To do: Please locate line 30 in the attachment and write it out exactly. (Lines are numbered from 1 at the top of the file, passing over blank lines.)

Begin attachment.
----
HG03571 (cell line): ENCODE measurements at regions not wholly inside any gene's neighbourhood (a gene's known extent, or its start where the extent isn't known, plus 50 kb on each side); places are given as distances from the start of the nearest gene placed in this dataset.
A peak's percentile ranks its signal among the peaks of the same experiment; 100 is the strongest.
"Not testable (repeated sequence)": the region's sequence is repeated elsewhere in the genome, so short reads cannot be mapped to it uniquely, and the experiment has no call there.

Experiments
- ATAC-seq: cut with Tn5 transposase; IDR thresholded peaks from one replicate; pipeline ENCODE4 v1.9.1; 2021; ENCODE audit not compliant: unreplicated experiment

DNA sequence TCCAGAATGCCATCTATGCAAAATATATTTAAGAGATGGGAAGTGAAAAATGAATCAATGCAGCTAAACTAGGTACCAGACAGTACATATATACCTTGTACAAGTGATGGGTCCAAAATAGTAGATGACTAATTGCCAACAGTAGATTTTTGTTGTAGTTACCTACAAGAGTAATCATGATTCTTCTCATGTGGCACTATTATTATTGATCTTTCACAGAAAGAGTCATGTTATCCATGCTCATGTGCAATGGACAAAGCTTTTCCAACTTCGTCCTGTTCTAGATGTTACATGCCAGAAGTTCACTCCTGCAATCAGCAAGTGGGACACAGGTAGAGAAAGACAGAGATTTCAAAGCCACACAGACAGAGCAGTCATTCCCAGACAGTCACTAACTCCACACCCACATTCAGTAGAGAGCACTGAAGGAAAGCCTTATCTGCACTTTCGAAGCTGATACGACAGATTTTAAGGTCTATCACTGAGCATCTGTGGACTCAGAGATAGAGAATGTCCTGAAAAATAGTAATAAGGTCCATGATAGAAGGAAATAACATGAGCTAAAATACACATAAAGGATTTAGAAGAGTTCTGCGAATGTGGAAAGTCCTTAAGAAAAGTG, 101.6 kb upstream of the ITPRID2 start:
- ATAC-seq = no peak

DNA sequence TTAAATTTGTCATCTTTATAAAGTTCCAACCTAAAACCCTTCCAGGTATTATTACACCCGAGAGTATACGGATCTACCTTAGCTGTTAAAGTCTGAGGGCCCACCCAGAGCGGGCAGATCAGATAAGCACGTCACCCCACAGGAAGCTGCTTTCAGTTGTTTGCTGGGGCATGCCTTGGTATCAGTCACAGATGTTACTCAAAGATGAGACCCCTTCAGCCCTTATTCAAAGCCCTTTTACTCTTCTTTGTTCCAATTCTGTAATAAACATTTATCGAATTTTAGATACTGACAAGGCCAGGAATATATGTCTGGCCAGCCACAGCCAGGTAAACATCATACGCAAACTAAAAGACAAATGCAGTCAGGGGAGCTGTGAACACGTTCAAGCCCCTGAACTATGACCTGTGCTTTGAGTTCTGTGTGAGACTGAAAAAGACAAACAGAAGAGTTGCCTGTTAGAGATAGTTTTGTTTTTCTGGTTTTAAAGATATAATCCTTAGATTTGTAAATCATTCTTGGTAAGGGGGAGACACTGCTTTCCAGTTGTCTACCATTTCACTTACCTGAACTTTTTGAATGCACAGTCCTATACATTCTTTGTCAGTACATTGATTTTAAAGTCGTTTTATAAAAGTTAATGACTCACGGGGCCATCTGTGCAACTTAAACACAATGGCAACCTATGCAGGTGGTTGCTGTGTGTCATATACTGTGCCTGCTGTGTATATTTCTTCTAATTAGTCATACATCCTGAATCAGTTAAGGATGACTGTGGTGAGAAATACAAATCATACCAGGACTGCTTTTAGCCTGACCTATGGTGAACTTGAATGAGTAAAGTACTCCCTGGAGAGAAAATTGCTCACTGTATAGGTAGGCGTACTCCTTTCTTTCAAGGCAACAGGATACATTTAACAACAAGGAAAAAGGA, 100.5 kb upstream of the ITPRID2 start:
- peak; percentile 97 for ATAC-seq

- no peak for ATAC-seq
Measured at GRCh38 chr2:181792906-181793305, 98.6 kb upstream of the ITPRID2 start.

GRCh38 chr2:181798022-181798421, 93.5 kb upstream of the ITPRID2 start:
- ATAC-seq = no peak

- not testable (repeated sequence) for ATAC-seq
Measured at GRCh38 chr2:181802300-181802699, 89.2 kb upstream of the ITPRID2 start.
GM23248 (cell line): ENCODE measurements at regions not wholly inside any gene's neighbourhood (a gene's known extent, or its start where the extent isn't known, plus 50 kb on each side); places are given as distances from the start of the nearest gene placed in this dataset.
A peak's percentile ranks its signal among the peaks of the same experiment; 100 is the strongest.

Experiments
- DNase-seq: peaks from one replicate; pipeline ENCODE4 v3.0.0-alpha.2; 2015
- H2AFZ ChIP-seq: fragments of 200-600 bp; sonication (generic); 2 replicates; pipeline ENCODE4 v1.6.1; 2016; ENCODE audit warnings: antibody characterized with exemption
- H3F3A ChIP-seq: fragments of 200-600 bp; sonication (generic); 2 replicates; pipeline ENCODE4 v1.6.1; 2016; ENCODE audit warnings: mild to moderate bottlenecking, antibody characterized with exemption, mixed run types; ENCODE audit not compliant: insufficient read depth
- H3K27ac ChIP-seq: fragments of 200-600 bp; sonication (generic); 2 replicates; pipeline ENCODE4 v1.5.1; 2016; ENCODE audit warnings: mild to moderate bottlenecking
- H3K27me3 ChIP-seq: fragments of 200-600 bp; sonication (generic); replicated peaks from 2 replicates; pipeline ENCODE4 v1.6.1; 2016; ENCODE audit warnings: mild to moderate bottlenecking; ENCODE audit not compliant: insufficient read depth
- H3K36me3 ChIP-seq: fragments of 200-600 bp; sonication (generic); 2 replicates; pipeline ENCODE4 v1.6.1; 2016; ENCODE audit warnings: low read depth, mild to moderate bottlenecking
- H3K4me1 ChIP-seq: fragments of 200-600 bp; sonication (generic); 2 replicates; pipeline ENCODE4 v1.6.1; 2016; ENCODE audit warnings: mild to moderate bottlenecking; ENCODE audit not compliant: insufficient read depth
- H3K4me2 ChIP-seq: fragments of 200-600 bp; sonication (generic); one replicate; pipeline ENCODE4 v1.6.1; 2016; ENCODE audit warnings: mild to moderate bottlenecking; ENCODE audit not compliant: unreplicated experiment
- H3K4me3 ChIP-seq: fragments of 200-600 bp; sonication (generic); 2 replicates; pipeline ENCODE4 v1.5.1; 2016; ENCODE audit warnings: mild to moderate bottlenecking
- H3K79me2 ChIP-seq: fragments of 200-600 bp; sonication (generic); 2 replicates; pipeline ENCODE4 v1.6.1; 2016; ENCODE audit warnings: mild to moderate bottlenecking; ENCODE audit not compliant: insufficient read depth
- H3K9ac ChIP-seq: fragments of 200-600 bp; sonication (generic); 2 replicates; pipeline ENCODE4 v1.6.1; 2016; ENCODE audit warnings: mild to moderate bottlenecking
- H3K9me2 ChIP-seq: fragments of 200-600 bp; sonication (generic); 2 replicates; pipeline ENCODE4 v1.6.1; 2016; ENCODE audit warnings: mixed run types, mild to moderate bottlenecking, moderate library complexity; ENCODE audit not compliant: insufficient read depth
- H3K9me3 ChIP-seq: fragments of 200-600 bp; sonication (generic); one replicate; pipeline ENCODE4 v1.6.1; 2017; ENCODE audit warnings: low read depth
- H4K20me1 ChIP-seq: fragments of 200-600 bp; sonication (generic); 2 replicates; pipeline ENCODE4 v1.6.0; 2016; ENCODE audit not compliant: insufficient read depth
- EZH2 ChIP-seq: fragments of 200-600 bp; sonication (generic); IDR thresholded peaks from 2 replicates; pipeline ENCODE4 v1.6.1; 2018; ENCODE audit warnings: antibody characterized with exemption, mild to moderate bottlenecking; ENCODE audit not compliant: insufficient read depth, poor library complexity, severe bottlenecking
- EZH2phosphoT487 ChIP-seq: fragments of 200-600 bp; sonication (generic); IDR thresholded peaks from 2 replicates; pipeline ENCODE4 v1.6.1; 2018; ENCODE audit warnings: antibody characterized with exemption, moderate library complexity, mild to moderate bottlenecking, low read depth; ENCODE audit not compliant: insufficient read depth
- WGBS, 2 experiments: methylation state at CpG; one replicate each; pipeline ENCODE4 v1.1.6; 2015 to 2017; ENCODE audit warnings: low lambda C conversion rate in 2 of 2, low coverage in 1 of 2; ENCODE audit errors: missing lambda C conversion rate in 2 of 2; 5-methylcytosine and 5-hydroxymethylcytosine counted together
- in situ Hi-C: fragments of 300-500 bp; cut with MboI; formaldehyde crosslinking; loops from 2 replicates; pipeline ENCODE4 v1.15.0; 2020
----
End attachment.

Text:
- H3K9me2 ChIP-seq: fragments of 200-600 bp; sonication (generic); 2 replicates; pipeline ENCODE4 v1.6.1; 2016; ENCODE audit warnings: mixed run types, mild to moderate bottlenecking, moderate library complexity; ENCODE audit not compliant: insufficient read depth